Deciding on a President: The standard set by FDR's first inaugural address

By Jim Oleske of Portland, Oregon. Jim is a former labor lawyer who has since served as a Democratic staffer in the U.S. Congress and the Oregon Legislature. He is currently pursuing a writing project concerning economic fairness.

For those still deciding whom to support in Oregon's upcoming Democratic Primary, I'd like to suggest a standard.

It's not who won in Iowa (Obama), New Hampshire (Clinton), Missouri (Obama), Ohio (Clinton), Wisconsin (Obama), Pennsylvania (Clinton) or any other swing state that has already voted.

It's not who has won the most elected delegates (Obama), superdelegates (Clinton), or overall delegates (Obama) so far.

And it's not who has the most popular votes to date (Obama, Obama, Obama, Obama, Clinton or Clinton, depending on which of the six competing tallies you use).

No, although each of these measurements make for interesting horserace analysis, and although one of them will eventually provide the procedural mechanism for determining our nominee (overall delegates, when finalized), none speaks to the substantive question of what we need in our next President.

What we need is someone who can speak honestly about our nation's profound challenges, inspire the collective will of the nation to tackle those challenges, and develop a working majority that will support the monumental changes necessary to right our national ship.

In short, what we need is someone who could convincingly deliver - and effectively deliver upon - the core messages and commitments found in FDR's first inaugural address, which is remarkably relevant to our current challenges.

The address - which is most famous for FDR's bold proclamation that "the only thing we have to fear is fear itself" - sets a very high standard. A standard that has rarely been required of, or met by, American presidents.

In these times, however, that standard must be met again.

And I would submit that our responsibility - as Democrats, Oregonians and Americans - is determining who among our candidates is best equipped to meet that standard today.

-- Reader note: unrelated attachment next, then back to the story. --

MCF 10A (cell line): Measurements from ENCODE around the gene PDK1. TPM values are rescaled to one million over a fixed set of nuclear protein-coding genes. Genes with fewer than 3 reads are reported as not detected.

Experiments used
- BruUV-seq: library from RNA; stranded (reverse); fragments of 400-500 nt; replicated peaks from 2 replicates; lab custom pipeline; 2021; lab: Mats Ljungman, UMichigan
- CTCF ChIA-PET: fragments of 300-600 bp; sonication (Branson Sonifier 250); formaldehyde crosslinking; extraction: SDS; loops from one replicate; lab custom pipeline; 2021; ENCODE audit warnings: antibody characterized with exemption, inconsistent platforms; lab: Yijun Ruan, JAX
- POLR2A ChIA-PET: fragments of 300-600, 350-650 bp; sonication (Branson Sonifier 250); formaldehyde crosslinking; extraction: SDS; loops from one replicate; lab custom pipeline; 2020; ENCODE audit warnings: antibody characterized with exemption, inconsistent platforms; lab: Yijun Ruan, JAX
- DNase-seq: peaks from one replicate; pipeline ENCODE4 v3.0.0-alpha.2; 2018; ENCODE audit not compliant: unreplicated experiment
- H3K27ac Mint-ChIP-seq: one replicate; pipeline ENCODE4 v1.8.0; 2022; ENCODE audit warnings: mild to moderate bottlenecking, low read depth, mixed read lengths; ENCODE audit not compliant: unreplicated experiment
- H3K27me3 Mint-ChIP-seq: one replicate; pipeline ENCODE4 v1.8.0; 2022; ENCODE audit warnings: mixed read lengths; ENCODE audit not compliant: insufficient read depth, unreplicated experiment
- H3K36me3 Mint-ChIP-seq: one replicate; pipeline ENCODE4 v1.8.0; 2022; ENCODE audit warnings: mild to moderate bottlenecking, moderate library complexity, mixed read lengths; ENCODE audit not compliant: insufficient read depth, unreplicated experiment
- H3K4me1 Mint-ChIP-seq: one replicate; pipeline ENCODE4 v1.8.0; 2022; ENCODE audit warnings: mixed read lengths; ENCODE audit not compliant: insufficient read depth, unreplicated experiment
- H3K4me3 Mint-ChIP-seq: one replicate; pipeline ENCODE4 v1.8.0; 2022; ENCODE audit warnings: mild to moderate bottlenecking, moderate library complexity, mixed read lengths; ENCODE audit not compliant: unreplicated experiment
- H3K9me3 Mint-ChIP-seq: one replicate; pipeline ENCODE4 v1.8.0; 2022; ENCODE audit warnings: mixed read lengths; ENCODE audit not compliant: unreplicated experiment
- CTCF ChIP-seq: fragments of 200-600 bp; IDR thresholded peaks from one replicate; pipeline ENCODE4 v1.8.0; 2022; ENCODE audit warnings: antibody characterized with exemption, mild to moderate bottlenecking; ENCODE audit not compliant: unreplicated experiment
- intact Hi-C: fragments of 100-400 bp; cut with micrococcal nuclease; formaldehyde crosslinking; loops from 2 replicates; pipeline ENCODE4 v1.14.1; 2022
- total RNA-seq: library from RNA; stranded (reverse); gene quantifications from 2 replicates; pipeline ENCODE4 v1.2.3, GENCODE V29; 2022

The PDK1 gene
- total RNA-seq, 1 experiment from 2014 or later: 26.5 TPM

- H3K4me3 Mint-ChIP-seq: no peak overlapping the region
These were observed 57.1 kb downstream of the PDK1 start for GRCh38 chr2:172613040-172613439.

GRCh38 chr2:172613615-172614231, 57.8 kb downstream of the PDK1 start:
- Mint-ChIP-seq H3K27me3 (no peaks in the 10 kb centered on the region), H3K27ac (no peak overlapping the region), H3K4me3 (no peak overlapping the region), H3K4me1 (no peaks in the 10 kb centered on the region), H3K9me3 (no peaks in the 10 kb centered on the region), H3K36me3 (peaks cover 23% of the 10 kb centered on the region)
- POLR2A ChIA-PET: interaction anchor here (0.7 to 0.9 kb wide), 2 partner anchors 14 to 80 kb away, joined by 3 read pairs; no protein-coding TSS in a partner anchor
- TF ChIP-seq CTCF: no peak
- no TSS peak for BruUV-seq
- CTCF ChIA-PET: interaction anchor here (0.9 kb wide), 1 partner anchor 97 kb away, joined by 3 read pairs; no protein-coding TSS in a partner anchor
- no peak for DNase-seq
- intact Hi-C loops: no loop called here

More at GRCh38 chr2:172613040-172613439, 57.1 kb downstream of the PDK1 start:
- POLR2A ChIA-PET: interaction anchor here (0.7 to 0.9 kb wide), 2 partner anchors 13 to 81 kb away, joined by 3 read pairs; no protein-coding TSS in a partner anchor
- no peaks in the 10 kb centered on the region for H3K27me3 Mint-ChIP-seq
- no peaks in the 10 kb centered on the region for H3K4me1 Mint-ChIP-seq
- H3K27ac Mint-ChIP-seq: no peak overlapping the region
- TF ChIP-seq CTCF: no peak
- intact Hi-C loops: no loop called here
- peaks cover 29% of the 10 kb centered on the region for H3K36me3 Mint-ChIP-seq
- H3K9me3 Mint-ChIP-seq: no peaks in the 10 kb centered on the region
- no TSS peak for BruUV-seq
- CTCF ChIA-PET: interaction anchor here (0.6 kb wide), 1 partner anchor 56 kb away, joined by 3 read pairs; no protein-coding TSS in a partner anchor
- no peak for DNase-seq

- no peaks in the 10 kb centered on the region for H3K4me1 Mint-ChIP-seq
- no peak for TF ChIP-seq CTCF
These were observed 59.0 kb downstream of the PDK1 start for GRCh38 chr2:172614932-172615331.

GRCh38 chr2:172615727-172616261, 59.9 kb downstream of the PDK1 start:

FDR's first inaugural is well worth reading in full, but here are some key excerpts that struck me as particularly relevant to the task our next President will face:

This is preeminently the time to speak the truth, the whole truth, frankly and boldly.... In every dark hour of our national life a leadership of frankness and vigor has met with that understanding and support of the people themselves which is essential to victory. I am convinced that you will again give that support to leadership in these critical days. In such a spirit on my part and on yours we face our common difficulties....

[R]ulers of the exchange of mankind's goods have failed, through their own stubbornness and their own incompetence, have admitted their failure, and abdicated.... Faced by failure of credit they have proposed only the lending of more money....

Happiness lies not in the mere possession of money; it lies in the joy of achievement, in the thrill of creative effort. The joy and moral stimulation of work no longer must be forgotten in the mad chase of evanescent profits....

Recognition of the falsity of material wealth as the standard of success goes hand in hand with the abandonment of the false belief that public office and high political position are to be valued only by the standards of pride of place and personal profit; and there must be an end to a conduct in banking and in business which too often has given to a sacred trust the likeness of callous and selfish wrongdoing.

Small wonder that confidence languishes, for it thrives only on honesty, on honor, on the sacredness of obligations, on faithful protection, on unselfish performance; without them it cannot live.

Restoration calls, however, not for changes in ethics alone. This Nation asks for action, and action now....

Our greatest primary task is to put people to work…. It can be accomplished in part by direct recruiting by the Government itself ... accomplishing greatly needed projects to stimulate and reorganize the use of our natural resources….

The task can be helped by ... preventing realistically the tragedy of the growing loss through foreclosure of our small homes and our farms.... It can be helped by the unifying of relief activities which today are often scattered, uneconomical, and unequal. It can be helped by national planning for and supervision of ... utilities which have a definitely public character.... We must act and act quickly.